Music: Philip Feeney
Choreography & Direction: Cathy Marston
Set & Costume Design: Steffen Aarfing
Reviewer: Janet Jepson
Queen Victoria has long been a fascinating subject to the modern British public. After all, her reign spanned more than 60 years, and her legacy lives on in numerous buildings, images and even attitudes and prejudices. The TV series telling the story of Victoria’s life was watched by millions, and there is a general fascination with discovering the real woman behind the image. Cathy Marston has gone a long way towards peeling back this image, and after extensive historical research, she has created a truly wonderful work for Northern Ballet.
Victoria was a prolific diarist, she produced some 122 volumes in her lifetime, and this is what forms the basis of the ballet. Her youngest daughter Beatrice took it upon herself to edit and transcribe these diaries after the death of her mother, which is the point at which the performance begins. Switching between the past and the present we are given an insight into the relationship between mother and daughter, and build a picture of the real Victoria. It is said that when Albert died his distraught widow went into toddler Beatrice’s room and swept her up, wrapped her in Albert’s dressing gown, and lay down on the marital bed with her. From that moment on, Victoria took over her daughter’s life.
In this production Beatrice is on stage the whole time, watching and reacting as her mother’s past unfolds before her, as chronicled in the diaries. There’s; the close relationship with servant John Brown, the difficult decision to allow Beatrice to marry her sweetheart Liko, the tutelage of Lord Melbourne who enabled Victoria to make sense of matters of state and, of course, the wonderful love story that was Victoria and Albert. Beatrice reels between embarrassment at her mother’s amorous antics, both with Albert and John Brown, anger about her mother’s control over her, and surprise at the discord between her parents regarding her father’s insistence on her mother’s role being that of wife and mother with no involvement in state matters. Throughout, pages are torn from the diaries and volumes are thrown as Beatrice tries to make peace with her mother’s memory, but finally she accepts that nothing can change, she has done her best and she must move on.
This is a truly wonderful production. Technically, every move is perfect and effortless. Abigail Prudames who dances Victoria has two amazing duets with Mlindi Kulashe (John Brown) and Joseph Taylor (Albert). Victoria and Albert’s wedding night is almost too intimate to watch as two bodies seem to become one as music and movement reach a climax.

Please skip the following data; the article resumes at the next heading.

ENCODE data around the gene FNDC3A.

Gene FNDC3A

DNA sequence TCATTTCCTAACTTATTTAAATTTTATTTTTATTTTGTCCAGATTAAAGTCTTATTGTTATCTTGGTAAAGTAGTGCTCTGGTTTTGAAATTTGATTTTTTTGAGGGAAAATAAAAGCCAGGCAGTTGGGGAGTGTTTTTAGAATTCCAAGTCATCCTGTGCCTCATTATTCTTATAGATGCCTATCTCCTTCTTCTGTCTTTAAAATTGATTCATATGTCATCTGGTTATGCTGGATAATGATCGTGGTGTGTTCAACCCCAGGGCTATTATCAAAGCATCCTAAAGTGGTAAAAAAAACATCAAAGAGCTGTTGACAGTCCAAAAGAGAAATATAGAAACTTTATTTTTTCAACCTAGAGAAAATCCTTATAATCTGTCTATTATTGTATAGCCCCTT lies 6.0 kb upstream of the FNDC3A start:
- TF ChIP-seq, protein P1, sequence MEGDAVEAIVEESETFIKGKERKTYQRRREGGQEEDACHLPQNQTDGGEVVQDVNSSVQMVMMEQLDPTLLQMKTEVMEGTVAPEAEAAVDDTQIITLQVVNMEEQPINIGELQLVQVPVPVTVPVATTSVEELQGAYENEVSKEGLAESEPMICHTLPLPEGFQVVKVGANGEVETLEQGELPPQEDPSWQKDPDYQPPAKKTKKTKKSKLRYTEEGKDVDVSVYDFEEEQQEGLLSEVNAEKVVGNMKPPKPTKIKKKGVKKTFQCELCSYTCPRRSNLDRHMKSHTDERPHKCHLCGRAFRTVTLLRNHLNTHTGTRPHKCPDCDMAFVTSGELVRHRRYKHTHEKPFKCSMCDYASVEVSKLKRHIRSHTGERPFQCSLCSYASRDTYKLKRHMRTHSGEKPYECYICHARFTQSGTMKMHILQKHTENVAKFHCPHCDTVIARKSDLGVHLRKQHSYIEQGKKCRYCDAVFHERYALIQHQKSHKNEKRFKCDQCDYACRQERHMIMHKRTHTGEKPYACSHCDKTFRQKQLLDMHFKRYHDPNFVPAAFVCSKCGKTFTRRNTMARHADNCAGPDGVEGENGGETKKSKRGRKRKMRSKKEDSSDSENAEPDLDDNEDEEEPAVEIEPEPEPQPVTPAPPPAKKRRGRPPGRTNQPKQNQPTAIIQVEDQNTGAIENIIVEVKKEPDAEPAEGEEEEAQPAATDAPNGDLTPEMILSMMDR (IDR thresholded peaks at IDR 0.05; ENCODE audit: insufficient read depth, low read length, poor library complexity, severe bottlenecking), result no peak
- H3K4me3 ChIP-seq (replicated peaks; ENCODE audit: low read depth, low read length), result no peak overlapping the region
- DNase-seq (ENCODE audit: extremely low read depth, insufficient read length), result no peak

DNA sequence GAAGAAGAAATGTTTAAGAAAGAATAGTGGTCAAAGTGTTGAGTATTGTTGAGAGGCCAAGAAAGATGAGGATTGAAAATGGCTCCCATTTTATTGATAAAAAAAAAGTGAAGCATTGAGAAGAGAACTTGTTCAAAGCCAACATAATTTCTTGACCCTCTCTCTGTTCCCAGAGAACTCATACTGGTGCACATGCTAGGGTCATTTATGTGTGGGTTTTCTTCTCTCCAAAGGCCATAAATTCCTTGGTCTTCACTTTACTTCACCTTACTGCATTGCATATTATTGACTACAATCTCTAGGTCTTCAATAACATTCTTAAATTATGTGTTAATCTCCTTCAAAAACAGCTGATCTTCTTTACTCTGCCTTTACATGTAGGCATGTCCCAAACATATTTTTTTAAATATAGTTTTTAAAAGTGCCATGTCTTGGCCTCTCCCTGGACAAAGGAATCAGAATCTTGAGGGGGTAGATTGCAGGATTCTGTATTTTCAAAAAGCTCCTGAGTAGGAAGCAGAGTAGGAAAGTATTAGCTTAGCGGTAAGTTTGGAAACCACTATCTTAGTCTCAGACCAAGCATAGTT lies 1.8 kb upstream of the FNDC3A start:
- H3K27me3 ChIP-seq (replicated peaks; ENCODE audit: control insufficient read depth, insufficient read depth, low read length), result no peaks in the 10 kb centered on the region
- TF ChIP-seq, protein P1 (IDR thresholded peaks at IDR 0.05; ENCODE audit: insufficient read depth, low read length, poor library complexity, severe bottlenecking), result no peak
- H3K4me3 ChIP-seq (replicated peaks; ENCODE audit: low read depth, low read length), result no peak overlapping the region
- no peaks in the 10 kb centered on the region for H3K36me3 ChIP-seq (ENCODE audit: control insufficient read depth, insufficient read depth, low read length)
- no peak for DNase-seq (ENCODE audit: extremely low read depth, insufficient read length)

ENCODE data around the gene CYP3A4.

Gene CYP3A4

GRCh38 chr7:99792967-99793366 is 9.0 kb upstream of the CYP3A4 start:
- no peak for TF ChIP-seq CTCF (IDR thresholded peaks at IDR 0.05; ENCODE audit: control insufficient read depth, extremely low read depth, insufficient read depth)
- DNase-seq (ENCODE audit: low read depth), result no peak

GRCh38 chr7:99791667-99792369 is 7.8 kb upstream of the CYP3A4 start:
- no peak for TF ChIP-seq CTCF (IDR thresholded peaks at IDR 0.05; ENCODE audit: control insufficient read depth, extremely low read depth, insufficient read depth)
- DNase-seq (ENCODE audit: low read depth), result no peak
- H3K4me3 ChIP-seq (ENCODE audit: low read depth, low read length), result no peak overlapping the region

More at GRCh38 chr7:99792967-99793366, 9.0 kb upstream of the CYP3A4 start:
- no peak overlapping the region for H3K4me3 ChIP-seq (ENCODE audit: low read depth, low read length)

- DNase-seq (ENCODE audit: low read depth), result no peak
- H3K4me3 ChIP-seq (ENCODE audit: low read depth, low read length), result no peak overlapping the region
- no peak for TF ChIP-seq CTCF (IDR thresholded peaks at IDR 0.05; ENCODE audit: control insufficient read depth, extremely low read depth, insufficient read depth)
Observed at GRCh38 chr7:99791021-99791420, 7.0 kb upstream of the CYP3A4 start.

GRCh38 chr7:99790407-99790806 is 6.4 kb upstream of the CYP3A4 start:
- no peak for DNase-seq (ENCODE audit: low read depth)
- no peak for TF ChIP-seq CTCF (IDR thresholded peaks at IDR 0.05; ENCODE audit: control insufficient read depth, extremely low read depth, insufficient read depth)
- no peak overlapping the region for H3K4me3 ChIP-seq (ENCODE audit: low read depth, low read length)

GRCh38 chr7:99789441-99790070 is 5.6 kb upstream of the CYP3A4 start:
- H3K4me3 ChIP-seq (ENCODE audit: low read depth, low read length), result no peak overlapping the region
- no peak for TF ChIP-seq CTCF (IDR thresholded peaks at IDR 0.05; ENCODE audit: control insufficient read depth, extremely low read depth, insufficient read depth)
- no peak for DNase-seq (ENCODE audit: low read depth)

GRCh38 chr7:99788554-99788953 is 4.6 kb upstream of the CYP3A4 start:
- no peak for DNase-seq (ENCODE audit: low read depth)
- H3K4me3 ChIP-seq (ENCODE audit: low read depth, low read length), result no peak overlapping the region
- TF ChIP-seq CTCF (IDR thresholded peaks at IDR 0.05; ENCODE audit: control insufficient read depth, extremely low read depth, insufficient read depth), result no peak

It is difficult to pick out specific individuals to praise since every dancer on the stage is so accomplished. Mention must be made of Pippa Moore who dances adult Beatrice with such feeling, and Miki Akuta who, as a young Beatrice seems to literally float across the floor en pointe. Maybe the most compelling features of staging is the delivery of Victoria’s many children. The scene begins by Albert solicitously guiding Victoria to her ‘confinement’, the baby emerging, being cooed over and carefully handed to a nurse. The whole thing is performed eight or nine times, becoming more hurried each time, and finally ending as a blur that merges into Victoria piling up the ‘red boxes’ of state papers.
An interesting aspect of the production is the use of members of the ensemble to represent the diaries. Both male and female are clad alike in dresses with red floaty skirts and white tops to match the volumes. They move the books around, stacking and unstacking gracefully and symbolically. If there is any criticism, it is the difficulty of knowing who is who amongst the political gentlemen, but that’s a minor point and does not detract from the enjoyment.
Costumes are all elaborate, with a big black dress for the widow Victoria, white lace for the young princess, a kilt for John Brown and suits for the gents. It is surprising at some points how they manage to dance so effortlessly in seemingly cumbersome clothing.
Everyone should go and meet Victoria and her entourage. It’s classical ballet but not really as we know it. There isn’t a tutu or a pair of tights in sight, and there’s nothing twee or sweet about it. What it does contain is true, deep emotion, exploring relationships and exposing history in a way that is rarely attempted outside the world of film and drama. The story is told clearly and its visual representation is stunning.
Runs until Saturday 23 March 2019 | Image: Emma Kauldhar.